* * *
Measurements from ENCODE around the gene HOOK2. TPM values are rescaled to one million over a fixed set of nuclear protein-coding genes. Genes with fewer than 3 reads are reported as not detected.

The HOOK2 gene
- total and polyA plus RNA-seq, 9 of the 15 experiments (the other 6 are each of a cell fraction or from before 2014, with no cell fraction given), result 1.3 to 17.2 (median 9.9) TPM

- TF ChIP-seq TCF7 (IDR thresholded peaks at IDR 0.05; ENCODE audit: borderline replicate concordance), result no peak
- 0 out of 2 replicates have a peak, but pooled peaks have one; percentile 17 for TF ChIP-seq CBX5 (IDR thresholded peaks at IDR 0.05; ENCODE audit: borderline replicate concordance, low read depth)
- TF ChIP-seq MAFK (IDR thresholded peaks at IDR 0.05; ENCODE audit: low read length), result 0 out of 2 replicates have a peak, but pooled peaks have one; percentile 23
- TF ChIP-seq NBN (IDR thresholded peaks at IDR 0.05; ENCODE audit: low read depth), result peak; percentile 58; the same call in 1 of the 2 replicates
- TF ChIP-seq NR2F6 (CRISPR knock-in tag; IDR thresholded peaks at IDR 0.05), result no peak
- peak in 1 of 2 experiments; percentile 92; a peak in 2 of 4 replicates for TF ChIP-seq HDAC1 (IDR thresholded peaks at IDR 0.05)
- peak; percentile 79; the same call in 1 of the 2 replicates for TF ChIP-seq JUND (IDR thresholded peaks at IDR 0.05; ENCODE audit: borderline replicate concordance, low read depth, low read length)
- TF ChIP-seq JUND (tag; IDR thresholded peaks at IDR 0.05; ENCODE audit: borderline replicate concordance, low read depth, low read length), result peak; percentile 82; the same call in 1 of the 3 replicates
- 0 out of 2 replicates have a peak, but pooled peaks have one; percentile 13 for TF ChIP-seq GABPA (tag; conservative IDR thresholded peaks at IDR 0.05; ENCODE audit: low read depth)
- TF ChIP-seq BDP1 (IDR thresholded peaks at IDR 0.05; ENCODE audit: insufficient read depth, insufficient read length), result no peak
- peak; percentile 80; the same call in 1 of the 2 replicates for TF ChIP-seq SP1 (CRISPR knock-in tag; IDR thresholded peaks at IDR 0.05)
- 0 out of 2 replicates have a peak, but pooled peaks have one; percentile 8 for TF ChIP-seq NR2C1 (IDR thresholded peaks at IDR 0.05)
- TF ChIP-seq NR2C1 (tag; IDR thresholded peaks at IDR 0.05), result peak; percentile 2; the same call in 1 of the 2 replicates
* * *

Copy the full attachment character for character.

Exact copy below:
Measurements from ENCODE around the gene HOOK2. TPM values are rescaled to one million over a fixed set of nuclear protein-coding genes. Genes with fewer than 3 reads are reported as not detected.

The HOOK2 gene
- total and polyA plus RNA-seq, 9 of the 15 experiments (the other 6 are each of a cell fraction or from before 2014, with no cell fraction given), result 1.3 to 17.2 (median 9.9) TPM

- TF ChIP-seq TCF7 (IDR thresholded peaks at IDR 0.05; ENCODE audit: borderline replicate concordance), result no peak
- 0 out of 2 replicates have a peak, but pooled peaks have one; percentile 17 for TF ChIP-seq CBX5 (IDR thresholded peaks at IDR 0.05; ENCODE audit: borderline replicate concordance, low read depth)
- TF ChIP-seq MAFK (IDR thresholded peaks at IDR 0.05; ENCODE audit: low read length), result 0 out of 2 replicates have a peak, but pooled peaks have one; percentile 23
- TF ChIP-seq NBN (IDR thresholded peaks at IDR 0.05; ENCODE audit: low read depth), result peak; percentile 58; the same call in 1 of the 2 replicates
- TF ChIP-seq NR2F6 (CRISPR knock-in tag; IDR thresholded peaks at IDR 0.05), result no peak
- peak in 1 of 2 experiments; percentile 92; a peak in 2 of 4 replicates for TF ChIP-seq HDAC1 (IDR thresholded peaks at IDR 0.05)
- peak; percentile 79; the same call in 1 of the 2 replicates for TF ChIP-seq JUND (IDR thresholded peaks at IDR 0.05; ENCODE audit: borderline replicate concordance, low read depth, low read length)
- TF ChIP-seq JUND (tag; IDR thresholded peaks at IDR 0.05; ENCODE audit: borderline replicate concordance, low read depth, low read length), result peak; percentile 82; the same call in 1 of the 3 replicates
- 0 out of 2 replicates have a peak, but pooled peaks have one; percentile 13 for TF ChIP-seq GABPA (tag; conservative IDR thresholded peaks at IDR 0.05; ENCODE audit: low read depth)
- TF ChIP-seq BDP1 (IDR thresholded peaks at IDR 0.05; ENCODE audit: insufficient read depth, insufficient read length), result no peak
- peak; percentile 80; the same call in 1 of the 2 replicates for TF ChIP-seq SP1 (CRISPR knock-in tag; IDR thresholded peaks at IDR 0.05)
- 0 out of 2 replicates have a peak, but pooled peaks have one; percentile 8 for TF ChIP-seq NR2C1 (IDR thresholded peaks at IDR 0.05)
- TF ChIP-seq NR2C1 (tag; IDR thresholded peaks at IDR 0.05), result peak; percentile 2; the same call in 1 of the 2 replicates